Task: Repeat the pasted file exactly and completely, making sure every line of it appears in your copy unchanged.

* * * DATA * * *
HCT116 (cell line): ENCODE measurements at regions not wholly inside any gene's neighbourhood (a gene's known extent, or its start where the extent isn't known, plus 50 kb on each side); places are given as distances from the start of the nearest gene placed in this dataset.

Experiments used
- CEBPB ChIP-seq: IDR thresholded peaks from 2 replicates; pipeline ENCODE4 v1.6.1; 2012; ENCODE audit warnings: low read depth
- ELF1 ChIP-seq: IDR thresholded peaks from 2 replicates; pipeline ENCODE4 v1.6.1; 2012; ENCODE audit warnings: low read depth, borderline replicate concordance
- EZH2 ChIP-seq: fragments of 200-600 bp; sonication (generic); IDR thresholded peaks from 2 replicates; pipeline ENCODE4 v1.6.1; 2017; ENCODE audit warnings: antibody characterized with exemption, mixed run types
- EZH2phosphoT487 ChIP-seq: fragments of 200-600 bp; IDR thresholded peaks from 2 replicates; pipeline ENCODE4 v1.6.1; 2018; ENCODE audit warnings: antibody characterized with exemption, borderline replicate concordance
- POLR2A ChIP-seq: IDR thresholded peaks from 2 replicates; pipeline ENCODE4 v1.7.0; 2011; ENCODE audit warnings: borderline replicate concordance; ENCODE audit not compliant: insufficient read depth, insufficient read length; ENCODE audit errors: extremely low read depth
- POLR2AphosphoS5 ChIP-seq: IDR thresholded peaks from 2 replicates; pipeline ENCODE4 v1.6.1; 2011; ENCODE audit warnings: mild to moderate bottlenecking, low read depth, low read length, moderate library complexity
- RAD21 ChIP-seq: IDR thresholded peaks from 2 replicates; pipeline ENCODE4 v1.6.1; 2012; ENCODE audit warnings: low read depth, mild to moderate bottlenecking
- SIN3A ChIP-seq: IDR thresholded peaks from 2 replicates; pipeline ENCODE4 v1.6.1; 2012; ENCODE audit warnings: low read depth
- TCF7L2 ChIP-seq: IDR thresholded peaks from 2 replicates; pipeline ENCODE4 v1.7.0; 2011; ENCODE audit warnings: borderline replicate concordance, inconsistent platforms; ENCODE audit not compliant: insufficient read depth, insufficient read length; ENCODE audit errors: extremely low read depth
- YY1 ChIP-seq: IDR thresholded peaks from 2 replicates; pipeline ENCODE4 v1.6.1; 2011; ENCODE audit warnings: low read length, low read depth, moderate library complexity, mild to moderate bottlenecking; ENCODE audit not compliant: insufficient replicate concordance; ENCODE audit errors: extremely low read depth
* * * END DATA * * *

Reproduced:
HCT116 (cell line): ENCODE measurements at regions not wholly inside any gene's neighbourhood (a gene's known extent, or its start where the extent isn't known, plus 50 kb on each side); places are given as distances from the start of the nearest gene placed in this dataset.

Experiments used
- CEBPB ChIP-seq: IDR thresholded peaks from 2 replicates; pipeline ENCODE4 v1.6.1; 2012; ENCODE audit warnings: low read depth
- ELF1 ChIP-seq: IDR thresholded peaks from 2 replicates; pipeline ENCODE4 v1.6.1; 2012; ENCODE audit warnings: low read depth, borderline replicate concordance
- EZH2 ChIP-seq: fragments of 200-600 bp; sonication (generic); IDR thresholded peaks from 2 replicates; pipeline ENCODE4 v1.6.1; 2017; ENCODE audit warnings: antibody characterized with exemption, mixed run types
- EZH2phosphoT487 ChIP-seq: fragments of 200-600 bp; IDR thresholded peaks from 2 replicates; pipeline ENCODE4 v1.6.1; 2018; ENCODE audit warnings: antibody characterized with exemption, borderline replicate concordance
- POLR2A ChIP-seq: IDR thresholded peaks from 2 replicates; pipeline ENCODE4 v1.7.0; 2011; ENCODE audit warnings: borderline replicate concordance; ENCODE audit not compliant: insufficient read depth, insufficient read length; ENCODE audit errors: extremely low read depth
- POLR2AphosphoS5 ChIP-seq: IDR thresholded peaks from 2 replicates; pipeline ENCODE4 v1.6.1; 2011; ENCODE audit warnings: mild to moderate bottlenecking, low read depth, low read length, moderate library complexity
- RAD21 ChIP-seq: IDR thresholded peaks from 2 replicates; pipeline ENCODE4 v1.6.1; 2012; ENCODE audit warnings: low read depth, mild to moderate bottlenecking
- SIN3A ChIP-seq: IDR thresholded peaks from 2 replicates; pipeline ENCODE4 v1.6.1; 2012; ENCODE audit warnings: low read depth
- TCF7L2 ChIP-seq: IDR thresholded peaks from 2 replicates; pipeline ENCODE4 v1.7.0; 2011; ENCODE audit warnings: borderline replicate concordance, inconsistent platforms; ENCODE audit not compliant: insufficient read depth, insufficient read length; ENCODE audit errors: extremely low read depth
- YY1 ChIP-seq: IDR thresholded peaks from 2 replicates; pipeline ENCODE4 v1.6.1; 2011; ENCODE audit warnings: low read length, low read depth, moderate library complexity, mild to moderate bottlenecking; ENCODE audit not compliant: insufficient replicate concordance; ENCODE audit errors: extremely low read depth